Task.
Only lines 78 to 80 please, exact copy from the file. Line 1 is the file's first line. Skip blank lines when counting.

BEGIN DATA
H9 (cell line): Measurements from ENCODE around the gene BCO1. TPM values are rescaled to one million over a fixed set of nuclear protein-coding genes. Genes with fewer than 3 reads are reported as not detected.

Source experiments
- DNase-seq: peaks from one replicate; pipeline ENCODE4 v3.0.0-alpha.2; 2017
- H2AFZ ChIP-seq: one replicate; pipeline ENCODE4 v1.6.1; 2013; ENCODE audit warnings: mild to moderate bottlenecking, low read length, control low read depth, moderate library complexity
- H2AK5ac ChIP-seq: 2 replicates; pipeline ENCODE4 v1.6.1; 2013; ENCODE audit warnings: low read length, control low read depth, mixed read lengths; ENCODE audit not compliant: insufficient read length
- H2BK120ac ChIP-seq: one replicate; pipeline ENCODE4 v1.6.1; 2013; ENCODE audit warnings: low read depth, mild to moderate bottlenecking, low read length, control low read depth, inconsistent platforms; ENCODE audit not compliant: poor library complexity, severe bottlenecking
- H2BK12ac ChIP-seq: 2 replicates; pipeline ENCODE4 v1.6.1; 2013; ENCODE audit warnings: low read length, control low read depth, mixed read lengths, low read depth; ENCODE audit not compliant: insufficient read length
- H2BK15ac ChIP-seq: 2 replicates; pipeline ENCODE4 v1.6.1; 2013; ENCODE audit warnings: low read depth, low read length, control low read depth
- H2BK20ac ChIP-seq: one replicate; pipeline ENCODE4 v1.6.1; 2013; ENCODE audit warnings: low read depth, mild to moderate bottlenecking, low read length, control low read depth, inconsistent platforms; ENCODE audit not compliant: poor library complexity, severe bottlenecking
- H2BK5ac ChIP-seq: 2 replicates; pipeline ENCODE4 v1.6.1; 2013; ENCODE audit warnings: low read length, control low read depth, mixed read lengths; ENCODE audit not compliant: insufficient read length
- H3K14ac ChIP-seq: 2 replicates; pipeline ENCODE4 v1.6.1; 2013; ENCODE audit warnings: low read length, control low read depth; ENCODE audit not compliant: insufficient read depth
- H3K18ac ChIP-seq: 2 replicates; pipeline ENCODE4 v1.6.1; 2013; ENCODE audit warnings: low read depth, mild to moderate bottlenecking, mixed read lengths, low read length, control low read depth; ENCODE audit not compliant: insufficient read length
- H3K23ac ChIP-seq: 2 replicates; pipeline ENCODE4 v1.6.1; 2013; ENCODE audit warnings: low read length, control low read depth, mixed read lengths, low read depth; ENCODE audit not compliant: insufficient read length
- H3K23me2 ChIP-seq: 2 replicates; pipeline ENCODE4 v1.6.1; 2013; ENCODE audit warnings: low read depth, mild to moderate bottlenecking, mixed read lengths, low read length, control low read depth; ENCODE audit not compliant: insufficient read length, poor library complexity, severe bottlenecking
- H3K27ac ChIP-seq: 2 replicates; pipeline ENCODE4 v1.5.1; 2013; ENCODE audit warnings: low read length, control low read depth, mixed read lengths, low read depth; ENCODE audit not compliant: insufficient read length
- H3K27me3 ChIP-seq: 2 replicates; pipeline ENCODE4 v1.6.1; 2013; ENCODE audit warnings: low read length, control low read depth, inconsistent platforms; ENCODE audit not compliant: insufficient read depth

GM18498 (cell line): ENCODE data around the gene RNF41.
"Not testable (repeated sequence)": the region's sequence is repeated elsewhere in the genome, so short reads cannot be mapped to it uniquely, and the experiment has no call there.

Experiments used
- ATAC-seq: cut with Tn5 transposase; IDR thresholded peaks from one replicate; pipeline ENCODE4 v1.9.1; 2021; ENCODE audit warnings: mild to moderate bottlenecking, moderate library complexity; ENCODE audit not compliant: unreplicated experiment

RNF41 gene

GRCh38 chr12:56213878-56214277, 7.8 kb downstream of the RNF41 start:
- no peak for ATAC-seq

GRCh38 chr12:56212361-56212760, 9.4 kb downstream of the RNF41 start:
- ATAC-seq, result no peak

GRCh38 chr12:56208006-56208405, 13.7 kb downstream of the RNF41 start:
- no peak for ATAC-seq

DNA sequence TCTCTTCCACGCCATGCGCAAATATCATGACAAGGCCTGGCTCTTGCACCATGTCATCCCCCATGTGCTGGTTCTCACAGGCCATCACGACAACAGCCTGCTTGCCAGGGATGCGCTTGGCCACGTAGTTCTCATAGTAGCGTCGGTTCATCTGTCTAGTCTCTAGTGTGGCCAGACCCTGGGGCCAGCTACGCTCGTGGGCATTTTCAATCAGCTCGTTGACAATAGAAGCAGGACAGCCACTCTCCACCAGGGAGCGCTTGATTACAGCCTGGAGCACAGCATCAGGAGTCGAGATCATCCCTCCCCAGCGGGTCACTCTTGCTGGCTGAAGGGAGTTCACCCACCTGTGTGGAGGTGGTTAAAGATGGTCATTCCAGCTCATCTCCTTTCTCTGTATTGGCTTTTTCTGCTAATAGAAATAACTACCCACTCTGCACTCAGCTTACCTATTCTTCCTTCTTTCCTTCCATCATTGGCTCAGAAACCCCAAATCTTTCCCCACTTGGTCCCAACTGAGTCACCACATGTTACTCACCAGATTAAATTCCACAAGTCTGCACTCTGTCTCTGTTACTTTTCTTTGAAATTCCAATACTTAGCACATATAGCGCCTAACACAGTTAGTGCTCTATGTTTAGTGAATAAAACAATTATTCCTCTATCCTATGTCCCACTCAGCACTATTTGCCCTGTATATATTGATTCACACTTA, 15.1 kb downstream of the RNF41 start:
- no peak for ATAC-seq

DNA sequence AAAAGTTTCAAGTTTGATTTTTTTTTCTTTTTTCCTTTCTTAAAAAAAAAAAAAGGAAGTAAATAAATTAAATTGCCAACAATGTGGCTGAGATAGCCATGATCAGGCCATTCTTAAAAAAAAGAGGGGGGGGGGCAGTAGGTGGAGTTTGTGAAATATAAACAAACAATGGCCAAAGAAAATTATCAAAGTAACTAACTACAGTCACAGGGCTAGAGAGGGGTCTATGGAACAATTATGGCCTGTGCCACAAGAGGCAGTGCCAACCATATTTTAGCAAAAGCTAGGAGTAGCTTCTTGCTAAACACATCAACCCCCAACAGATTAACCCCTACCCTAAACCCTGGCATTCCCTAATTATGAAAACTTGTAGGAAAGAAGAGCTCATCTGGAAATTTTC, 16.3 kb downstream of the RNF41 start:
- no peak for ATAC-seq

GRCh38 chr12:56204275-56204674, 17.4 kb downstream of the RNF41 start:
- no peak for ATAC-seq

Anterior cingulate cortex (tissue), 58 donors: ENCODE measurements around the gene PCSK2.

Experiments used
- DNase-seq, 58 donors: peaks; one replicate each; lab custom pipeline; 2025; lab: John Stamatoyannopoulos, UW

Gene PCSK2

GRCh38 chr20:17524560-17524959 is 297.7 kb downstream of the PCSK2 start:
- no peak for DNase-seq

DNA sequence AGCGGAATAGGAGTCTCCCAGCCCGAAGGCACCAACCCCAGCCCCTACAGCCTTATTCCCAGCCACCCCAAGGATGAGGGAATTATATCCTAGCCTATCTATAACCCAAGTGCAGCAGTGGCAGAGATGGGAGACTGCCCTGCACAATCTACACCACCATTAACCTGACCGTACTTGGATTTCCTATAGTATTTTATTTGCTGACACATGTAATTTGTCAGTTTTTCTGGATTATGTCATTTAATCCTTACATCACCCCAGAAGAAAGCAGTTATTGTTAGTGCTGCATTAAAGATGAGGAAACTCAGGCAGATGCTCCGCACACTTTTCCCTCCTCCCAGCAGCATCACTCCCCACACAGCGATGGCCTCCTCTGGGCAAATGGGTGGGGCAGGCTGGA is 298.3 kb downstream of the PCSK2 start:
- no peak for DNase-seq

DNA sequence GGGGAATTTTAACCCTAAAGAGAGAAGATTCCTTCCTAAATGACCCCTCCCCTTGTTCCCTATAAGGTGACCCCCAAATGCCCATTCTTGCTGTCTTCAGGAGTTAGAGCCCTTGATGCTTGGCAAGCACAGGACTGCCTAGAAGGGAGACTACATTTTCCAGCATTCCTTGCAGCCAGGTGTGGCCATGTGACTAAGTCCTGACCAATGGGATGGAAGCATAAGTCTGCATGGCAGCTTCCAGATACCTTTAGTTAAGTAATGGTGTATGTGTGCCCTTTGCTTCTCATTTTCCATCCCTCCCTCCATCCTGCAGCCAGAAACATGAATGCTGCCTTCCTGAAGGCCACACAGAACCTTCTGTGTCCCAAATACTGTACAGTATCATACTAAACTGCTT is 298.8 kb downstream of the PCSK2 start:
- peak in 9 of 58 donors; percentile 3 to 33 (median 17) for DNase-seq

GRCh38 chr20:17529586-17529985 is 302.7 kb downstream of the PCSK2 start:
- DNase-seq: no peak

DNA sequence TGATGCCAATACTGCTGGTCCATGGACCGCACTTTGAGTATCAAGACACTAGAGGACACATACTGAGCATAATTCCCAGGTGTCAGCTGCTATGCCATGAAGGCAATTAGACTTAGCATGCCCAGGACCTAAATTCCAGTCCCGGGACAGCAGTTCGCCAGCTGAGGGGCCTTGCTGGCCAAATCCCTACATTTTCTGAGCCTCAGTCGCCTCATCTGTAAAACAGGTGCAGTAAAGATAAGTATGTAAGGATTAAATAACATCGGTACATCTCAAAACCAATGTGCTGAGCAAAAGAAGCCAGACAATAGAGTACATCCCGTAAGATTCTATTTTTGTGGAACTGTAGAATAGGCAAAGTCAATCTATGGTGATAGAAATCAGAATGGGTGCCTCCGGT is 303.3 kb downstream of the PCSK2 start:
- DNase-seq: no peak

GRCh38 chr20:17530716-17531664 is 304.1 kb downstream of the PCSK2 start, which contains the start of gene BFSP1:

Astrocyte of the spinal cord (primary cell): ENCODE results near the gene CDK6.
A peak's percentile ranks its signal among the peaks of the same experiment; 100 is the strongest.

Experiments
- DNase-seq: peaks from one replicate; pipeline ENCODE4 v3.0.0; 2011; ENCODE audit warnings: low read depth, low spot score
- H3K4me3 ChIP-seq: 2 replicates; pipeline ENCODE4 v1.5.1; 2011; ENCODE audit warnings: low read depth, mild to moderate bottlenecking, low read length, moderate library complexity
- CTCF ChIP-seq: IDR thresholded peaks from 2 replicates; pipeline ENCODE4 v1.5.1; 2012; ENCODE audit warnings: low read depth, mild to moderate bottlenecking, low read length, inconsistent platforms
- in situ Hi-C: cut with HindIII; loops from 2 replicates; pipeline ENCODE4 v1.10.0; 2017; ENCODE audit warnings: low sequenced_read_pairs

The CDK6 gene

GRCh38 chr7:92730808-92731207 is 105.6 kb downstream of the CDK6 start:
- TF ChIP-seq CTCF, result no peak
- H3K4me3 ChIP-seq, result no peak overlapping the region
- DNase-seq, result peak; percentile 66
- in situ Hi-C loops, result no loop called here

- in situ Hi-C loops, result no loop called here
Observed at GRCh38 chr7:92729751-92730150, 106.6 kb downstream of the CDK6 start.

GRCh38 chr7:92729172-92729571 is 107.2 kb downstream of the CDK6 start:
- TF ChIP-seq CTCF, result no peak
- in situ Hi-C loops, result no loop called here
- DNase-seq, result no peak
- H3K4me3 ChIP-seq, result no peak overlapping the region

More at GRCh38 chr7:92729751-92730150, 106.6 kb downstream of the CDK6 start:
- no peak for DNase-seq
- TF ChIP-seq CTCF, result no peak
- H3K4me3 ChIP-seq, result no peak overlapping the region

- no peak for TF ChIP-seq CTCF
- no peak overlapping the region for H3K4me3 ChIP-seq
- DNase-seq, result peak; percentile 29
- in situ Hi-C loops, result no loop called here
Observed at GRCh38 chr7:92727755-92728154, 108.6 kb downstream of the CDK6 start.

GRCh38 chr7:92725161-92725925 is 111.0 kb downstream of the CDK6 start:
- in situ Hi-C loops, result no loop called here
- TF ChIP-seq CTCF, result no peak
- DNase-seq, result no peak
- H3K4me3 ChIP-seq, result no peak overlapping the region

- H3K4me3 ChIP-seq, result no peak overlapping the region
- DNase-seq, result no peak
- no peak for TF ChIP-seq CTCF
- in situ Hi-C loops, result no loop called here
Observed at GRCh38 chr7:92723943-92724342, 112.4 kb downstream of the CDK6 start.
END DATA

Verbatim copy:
GRCh38 chr7:92725161-92725925 is 111.0 kb downstream of the CDK6 start:
- in situ Hi-C loops, result no loop called here
- TF ChIP-seq CTCF, result no peak